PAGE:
OK, obviously I only managed to write a couple posts about dye plants before I returned to flax. But this is a pretty big deal so I feel OK about prioritizing it. We had our long-awaited flax and linen symposium and it was totally awesome!
The official title was “Flax and Linen: Following the Thread from Past to Present” and our flax and linen study group organized it in collaboration with Historic Deerfield. We worked on the planning and organization for about two years, and even though we tried to think through every detail and put together a program that we hoped would appeal to a wide range of people, we really had no idea how it would all turn out. Well, it turned out fabulously. It was pretty much everything I hoped it would be, and I was so grateful and happy.
It was such an exciting, inspiring, and gratifying weekend that I don’t feel capable of summing it up concisely. Generally I am a long-winded writer, as you might have noticed, so perhaps that’s no surprise. So, rather than write a post that sums it up, I started to break the experience down into smaller parts. Here’s my first attempt to share what it was like from my point of view.
The symposium was a two day event, Saturday and Sunday August 20-21, with a reception to kick it off on Friday night August 19th. On Friday, starting early in the morning, study group members, Historic Deerfield staff, and valiant volunteers started to set up the space at the History Workshop for our demonstration session on Saturday afternoon. In many ways, this was the piece of the program that we agonized over the most, and the piece we felt was most crucial. Most people haven’t had a chance to use antique flax processing equipment, or to try all the steps of processing retted flax into spinnable fiber. We really wanted people to be able to do this. Flax processing or “dressing” is very messy, so these parts of the demonstration area needed to be outdoors: this crucial piece of the program was totally weather-dependent.
We had also invited an amazing group of people to exhibit and demonstrate their flax equipment, spinning wheels, textile collections, handwovens, and samples of retted flax. We wanted to reserve the interior of the History Workshop for the things that really needed to be indoors: cloth, spinning, dressing a distaff, rare tools, and historic prints. Basically if it rained we were in big trouble. We had three pop-up tents, but nothing that could really fend off rain. Very fortunately, it was not at all rainy that weekend. Not that it’s been rainy this summer in general. In fact, we have had a drought. But on Saturday August 20th we were glad for the lack of rain.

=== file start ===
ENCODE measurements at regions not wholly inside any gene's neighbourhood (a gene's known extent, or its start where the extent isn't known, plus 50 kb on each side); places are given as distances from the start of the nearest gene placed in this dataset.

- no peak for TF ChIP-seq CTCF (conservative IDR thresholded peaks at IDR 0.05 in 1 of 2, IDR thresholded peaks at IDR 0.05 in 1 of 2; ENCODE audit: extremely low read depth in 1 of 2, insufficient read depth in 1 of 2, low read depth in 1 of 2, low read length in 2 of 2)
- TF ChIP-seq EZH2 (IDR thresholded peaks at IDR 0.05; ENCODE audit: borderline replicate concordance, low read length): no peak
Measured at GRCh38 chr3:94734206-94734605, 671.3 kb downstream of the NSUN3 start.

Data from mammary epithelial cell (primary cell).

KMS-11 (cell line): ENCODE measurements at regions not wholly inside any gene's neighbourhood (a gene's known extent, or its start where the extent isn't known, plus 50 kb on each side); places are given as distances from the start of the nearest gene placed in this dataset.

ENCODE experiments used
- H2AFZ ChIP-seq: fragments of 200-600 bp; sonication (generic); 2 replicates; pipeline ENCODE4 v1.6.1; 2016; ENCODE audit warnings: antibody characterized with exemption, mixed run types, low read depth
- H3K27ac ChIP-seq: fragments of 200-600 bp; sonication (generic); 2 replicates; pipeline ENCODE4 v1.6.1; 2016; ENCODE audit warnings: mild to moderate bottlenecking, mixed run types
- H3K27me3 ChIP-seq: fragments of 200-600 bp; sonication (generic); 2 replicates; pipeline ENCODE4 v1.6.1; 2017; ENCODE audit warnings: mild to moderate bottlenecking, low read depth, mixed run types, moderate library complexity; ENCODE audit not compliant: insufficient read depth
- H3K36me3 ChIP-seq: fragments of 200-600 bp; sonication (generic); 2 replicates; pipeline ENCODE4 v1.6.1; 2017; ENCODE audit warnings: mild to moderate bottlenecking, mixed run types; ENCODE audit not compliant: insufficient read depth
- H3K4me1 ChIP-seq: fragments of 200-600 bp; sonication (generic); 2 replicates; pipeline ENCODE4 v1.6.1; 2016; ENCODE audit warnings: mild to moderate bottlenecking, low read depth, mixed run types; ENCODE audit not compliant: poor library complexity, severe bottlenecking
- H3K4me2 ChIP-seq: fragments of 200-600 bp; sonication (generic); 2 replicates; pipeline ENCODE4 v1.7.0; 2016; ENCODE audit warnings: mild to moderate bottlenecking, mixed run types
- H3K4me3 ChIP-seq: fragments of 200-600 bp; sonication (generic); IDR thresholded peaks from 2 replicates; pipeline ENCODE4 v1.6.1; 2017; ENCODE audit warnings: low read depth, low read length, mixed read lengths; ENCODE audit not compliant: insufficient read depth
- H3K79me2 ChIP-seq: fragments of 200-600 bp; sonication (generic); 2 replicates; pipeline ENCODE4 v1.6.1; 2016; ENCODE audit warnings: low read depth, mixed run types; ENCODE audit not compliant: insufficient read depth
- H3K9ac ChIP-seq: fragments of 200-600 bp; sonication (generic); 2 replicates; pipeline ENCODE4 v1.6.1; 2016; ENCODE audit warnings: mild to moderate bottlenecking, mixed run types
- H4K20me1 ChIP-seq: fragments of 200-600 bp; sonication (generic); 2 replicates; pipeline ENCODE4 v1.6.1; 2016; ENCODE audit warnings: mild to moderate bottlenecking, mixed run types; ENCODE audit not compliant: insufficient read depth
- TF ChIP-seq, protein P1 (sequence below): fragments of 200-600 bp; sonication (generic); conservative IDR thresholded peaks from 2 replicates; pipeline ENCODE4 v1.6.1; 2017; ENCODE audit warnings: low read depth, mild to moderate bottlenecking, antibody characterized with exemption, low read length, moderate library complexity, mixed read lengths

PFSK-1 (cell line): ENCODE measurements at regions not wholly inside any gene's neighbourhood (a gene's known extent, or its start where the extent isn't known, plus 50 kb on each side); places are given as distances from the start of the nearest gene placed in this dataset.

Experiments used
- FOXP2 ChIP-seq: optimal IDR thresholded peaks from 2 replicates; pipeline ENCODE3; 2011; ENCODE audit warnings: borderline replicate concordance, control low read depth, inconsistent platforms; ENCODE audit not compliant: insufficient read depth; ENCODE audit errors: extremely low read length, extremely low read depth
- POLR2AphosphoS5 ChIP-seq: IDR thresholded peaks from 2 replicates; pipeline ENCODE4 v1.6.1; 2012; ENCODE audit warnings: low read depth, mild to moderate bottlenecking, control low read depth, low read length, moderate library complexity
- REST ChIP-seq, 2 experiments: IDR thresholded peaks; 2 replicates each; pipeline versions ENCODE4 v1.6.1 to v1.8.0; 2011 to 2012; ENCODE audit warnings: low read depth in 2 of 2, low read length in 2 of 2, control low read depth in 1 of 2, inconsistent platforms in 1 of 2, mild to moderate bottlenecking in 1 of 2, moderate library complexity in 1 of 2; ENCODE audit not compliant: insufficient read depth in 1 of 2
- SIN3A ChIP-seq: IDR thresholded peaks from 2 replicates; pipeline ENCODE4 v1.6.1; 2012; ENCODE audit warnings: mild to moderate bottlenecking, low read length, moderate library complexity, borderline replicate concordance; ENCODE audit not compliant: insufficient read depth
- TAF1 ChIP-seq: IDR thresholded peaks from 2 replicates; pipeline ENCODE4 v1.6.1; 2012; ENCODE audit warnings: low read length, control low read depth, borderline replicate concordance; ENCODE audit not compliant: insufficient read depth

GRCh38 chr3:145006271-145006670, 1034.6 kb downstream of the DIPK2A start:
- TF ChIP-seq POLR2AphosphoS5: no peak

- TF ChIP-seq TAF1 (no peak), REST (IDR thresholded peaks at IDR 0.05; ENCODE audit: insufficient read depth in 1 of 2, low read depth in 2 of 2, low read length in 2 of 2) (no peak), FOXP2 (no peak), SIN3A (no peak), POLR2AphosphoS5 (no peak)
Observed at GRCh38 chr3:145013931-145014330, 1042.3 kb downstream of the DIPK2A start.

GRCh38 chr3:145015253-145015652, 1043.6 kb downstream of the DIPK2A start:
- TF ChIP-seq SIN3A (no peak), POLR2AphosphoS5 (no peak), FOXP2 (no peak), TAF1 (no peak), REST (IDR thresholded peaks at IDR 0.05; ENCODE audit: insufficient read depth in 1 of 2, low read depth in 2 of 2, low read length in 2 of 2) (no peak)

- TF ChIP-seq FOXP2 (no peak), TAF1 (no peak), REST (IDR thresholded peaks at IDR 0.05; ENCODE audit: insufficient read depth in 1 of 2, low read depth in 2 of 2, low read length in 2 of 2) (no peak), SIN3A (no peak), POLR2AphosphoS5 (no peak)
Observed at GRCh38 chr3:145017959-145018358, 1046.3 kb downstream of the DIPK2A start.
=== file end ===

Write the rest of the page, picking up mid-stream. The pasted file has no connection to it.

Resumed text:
Here is a view of a flax dressing set up outdoors early on Friday morning when we were first arranging where things would go and trying to visualize the crowd of 90 attendees plus speakers and volunteers:
In the foreground are the tools that our study group owns together, and in the distance are the tools that belong to study group member Gina Gerhard, personally. We wanted to have two “stations” with a full set of tools: brake, scutching board and knife, and hetchels. Later, I also added a table with the “hardware store” tools that I have used for most of the time that I’ve been processing flax.
Here’s a cool shot of one of our hetchels (pictured above as well – click for a larger image):
Here’s a close up of Gina’s sign. She does a lot of demonstrations at living history sites and re-enactment events, and her persona is a flax dresser from the 1700s, so she has this whole thing down to a science! I believe the sign was made by Justin Squizzero.
My enormous back-log of unprocessed flax came in handy, and we had plenty of retted flax on hand for people to use during the demo (water-retted Marilyn, in case you are wondering). The adorable cart is part of the History Workshop’s collection, which allows Faith Deering and other interpreters to provide interactive educational encounters to Historic Deerfield visitors as they walk down the street.
At this point on Friday we were still wondering, how would it all work out? The empty scene on Friday was how we imagined it might be, on the cusp of making the event a reality but still uncertain about whether it would be successful or not. It was an absolute thrill to see the reality in action on Saturday afternoon! Here is the dressing station that I was responsible for staffing, in full swing:
And here are people waiting patiently to have a turn with the tools:
Here’s an example of one of the things I appreciated about the weekend. We knew that our audience would include many incredibly knowledgable people, and we were hoping that everyone would be able to share information and resources directly with one another. A face-to-face gathering such as this provided an incredible opportunity for sharing the kinds of skills that are best transmitted from one person to another, and are hard to learn from books. Hans and Sara Von Tresckow of Woolgatherers were among the people in attendance. They have as much or more experience as any of the presenters. Hans (seen below at the scutching board), Sara (seen above at the brake), and other people stepped in to offer advice and suggestions based on their knowledge and experience, which was such a pleasure to watch. Below, Hans is showing a method for gripping the flax firmly while scutching so the fibers don’t slip down and get tangled.
And all this activity and sharing of knowledge was just at my little station, one small part of the whole demo session. So much more happened during that demonstration time, but I will post those photos in the next post.